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Officers shot and killed a black teen. They won’t be charged because of a “fleeing felons” law.

A grand jury found the shooting death of De’Von Bailey was justified.

The Colorado Springs police officers who shot and killed a black 19-year-old will not face charges, a grand jury ruled Wednesday. The use of lethal force in the death of De’Von Bailey, which had sparked protests over what appeared to be another case of police brutality from white officers against a black teenager, was found to be justified.

On August 3, two officers shot and killed Bailey after they stopped him and another man on the street and questioned them about an alleged armed robbery. Body-cam footage recorded Bailey running away from officers during the stop, who then shot Bailey in the back three times. He later died in the hospital. Officers found a gun in his pants immediately after shooting him, though attorneys for Bailey’s family argued the footage showed he wasn’t a threat to the officers.

According to District Attorney Dan May, the grand jury found that Bailey’s fleeing justified the officers’ shooting, citing state laws that protect police who shoot fleeing suspects. However, these statues are controversial, because they conflict with a U.S. Supreme Court decision that determined such shootings to be unconstitutional.

In October, May announced that a grand jury would be investigating whether to charge the officers who shot Bailey. Prior to the grand jury, Bailey’s death was investigated by the El Paso County Sheriff’s Office, then the District Attorney’s Office for review. However, Bailey’s family has long called for an independent investigation of the teen’s death, arguing that the law enforcement entities were too close. Colorado Gov. Jared Polis and other elected officials echoed those calls.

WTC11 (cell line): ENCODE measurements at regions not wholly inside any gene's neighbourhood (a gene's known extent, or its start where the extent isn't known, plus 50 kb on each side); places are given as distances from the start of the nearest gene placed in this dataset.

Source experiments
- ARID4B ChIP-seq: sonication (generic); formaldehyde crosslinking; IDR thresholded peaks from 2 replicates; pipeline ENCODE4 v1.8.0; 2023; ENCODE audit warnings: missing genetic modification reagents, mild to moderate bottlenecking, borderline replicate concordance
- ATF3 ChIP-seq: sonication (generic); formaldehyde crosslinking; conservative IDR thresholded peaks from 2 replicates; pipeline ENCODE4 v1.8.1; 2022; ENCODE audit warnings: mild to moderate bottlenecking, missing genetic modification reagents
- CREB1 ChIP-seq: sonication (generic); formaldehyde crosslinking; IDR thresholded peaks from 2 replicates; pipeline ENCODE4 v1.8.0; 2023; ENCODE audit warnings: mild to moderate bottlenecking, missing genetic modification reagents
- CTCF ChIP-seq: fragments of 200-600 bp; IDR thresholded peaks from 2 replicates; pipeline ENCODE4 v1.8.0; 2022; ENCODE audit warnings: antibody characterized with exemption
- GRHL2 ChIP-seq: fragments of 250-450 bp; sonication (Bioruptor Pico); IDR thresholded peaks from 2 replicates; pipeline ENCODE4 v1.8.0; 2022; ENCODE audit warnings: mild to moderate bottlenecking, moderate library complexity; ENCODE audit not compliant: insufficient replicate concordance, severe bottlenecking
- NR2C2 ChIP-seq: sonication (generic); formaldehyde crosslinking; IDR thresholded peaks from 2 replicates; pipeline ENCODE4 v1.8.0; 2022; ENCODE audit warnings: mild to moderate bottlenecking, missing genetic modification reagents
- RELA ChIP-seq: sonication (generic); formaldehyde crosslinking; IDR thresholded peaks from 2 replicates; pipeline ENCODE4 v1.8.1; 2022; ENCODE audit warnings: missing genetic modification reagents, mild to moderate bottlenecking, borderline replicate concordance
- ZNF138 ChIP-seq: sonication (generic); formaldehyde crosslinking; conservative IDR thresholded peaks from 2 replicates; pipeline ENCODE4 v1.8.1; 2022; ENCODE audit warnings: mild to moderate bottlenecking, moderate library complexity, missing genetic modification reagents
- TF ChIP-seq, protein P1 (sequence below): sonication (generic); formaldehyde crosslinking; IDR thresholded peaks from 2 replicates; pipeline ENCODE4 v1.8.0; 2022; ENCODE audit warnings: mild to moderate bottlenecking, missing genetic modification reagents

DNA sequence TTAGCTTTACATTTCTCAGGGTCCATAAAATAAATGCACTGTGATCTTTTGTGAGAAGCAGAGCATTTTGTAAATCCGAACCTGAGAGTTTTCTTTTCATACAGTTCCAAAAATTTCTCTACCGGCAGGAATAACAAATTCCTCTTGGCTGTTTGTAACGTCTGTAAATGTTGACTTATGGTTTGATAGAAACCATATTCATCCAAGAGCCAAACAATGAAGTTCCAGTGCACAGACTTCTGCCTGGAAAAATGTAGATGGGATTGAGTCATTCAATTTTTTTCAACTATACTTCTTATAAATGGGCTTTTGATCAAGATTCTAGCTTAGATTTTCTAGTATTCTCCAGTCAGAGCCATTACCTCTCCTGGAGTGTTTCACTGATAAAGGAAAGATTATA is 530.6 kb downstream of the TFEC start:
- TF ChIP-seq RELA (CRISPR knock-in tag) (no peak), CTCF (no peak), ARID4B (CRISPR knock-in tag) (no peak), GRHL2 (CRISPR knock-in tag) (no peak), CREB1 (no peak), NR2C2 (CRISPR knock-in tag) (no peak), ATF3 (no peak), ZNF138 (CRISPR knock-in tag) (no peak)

“Our nation is grappling with difficult challenges concerning race and how we treat one another,” Polis said at a news conference at the time. “It is more important now at this moment in time that our law enforcement agencies go above and beyond to maintain public trust and confidence.”

The grand jury’s decision was a “no true bill,” which dismisses the defendants when a grand jury finds not enough evidence to charge them, according to a statement from Colorado Springs Police Chief Vince Niski via CNN.

“This is the exact result that the process was designed to yield,” Mari Newman, an attorney representing the Bailey family, told Vox on Thursday. “When a tainted investigation is presented by a biased prosecutor, a grand jury can only come out one way. This is the very reason why we have called for an independent investigation and an independent prosecution from the beginning.”

Body cam footage of the police shooting outraged the community

Calls for justice rang louder after the release of graphic body-cam footage of Bailey’s death.

In August, 12 days after the shooting, the Colorado Springs Police Department released video of the 911 call and footage. According to the transcript and recording of the call, a man told the dispatcher that he was walking down a street when he was approached by two men who demanded whatever was in his pockets and then hit him. He said one of the men pulled out a gun and then took his wallet. He then walked to a nearby office to call the police and report an armed robbery. He mentioned he had a history with them and knew who they were.